I hear it all the time from frustrated job seekers. So many resumes sent out and so little success. You rarely get any feedback and no calls for interviews.
Is this your experience? If so, you may want to ask yourself a few questions:
How many resumes am I sending out each week? And how am I tracking the success or failure of each submission?
If you’re applying for too many jobs each week, the odds are you are being fairly unproductive. In job search, high activity does not equal results.
If you are so busy applying for new jobs, you might forget something important.
You have to follow-up.
With hundreds of resumes arriving daily to busy hiring companies, chances are high that yours will get just a few seconds under the eyes of a human, assuming it’s seen at all.
So you have to follow-up. And you have to do it with confidence. Whether you call, e-mail, text, or send a handwritten note, make sure the message is clear: “This job is a good fit for my skill and experience, and I have a genuine and enthusiastic interest in working here.”
Here are the two key times to follow-up:
After resume submission
Once submitted, your resume may be uploaded to an applicant-tracking system or it may sit in e-mail for a while until someone sifts through all of the candidates.
If your resume got lost or was mistakenly put in the wrong file, your follow-up here will remind them which job you applied for and your strong qualifications for the position.
So how do you follow-up with the hiring manager? Well, as tempting as it is to pick up the phone, it is not the preferred method of first contact according to recent research with hiring managers. In the research, the majority of hiring managers preferred a more passive approach, via email or LinkedIn note.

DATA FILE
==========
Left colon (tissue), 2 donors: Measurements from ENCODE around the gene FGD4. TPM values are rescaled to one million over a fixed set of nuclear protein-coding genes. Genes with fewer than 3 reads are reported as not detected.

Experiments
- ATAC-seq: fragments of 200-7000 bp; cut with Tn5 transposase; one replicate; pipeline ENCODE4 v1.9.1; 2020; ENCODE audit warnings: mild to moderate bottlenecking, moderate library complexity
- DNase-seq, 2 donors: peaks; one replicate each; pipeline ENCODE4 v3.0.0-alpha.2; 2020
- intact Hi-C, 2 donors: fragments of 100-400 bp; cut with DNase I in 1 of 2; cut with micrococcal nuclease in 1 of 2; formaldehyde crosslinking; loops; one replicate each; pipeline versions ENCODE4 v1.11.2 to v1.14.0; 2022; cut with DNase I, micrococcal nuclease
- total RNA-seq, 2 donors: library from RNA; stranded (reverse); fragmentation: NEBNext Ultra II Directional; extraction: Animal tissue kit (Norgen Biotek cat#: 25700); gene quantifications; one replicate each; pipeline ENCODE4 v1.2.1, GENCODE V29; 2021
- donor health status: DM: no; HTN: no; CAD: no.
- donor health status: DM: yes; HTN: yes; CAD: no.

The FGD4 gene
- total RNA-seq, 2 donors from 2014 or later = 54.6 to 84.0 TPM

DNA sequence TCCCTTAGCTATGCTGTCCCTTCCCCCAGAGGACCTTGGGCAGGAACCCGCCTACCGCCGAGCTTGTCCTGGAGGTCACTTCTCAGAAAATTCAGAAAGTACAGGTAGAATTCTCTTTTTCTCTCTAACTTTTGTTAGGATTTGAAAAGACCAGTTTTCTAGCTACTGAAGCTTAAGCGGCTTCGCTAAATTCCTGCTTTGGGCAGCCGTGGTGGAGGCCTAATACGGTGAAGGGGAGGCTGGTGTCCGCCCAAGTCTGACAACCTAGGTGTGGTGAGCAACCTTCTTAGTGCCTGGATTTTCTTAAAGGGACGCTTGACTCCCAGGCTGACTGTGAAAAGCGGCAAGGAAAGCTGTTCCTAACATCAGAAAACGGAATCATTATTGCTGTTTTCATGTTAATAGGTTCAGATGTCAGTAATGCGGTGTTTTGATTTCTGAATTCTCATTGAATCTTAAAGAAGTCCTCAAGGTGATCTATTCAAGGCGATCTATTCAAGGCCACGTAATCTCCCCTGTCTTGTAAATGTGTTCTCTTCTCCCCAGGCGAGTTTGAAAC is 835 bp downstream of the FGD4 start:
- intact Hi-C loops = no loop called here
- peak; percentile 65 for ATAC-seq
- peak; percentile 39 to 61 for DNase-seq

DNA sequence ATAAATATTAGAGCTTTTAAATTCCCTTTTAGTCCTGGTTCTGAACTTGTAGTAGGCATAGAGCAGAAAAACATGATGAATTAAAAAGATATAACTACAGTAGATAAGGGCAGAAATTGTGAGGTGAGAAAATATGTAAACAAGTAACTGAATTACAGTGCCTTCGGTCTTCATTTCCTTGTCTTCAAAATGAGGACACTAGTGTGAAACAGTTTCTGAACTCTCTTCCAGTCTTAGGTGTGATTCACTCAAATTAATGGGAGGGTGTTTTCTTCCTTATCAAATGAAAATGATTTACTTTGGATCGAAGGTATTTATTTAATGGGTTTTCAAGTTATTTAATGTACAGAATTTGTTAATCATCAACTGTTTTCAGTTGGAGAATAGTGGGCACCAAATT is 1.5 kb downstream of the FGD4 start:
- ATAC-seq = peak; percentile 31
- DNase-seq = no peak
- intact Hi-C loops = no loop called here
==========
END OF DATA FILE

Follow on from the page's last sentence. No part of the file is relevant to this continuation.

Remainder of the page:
This gives them time to get back to you on their schedule. They can also view your LinkedIn profile or Google results to check your initial credibility.
I suggest one confident follow-up after submitting your resume. More than one and you risk appearing desperate. However, a follow-up from someone you know is a nice addition. So see if you can match your follow-up with another from someone in your network who is connected to the hiring company.
A warm lead—even after you submit—can get your qualified resume another look or even a move to the top of the pile.
After the interview
The post-interview follow-up is not just a thank-you note. It should really be a message to reinforce both your interest in the job and your qualifications. And then you can express your appreciation, too.
As a hiring manager, I never wanted to be thanked after an interview. I wanted to be reminded of the key reasons we brought you in to interview and the key themes you reinforced along the way.
According to job-interview research, your enthusiasm for the position (not just any position) can make you a better fit for the job than an equally qualified candidate.
How should your post-interview follow-up be delivered?
Some suggest a traditional approach via a handwritten note. I much prefer an email or some other form of electronic communication.
Why? It’s easy to save, share, and reply to upon receipt. A hiring manager or interviewer will probably not take the time to write you back a handwritten note. Make it easy for them.
So be strategic, apply for the right jobs, and follow-up with confidence.
Tim Tyrell-Smith is founder of Tim's Strategy, a site that helps professionals succeed in job search, career and life strategy. Follow Tim on Twitter, @TimsStrategy, and learn about his two popular job-search books.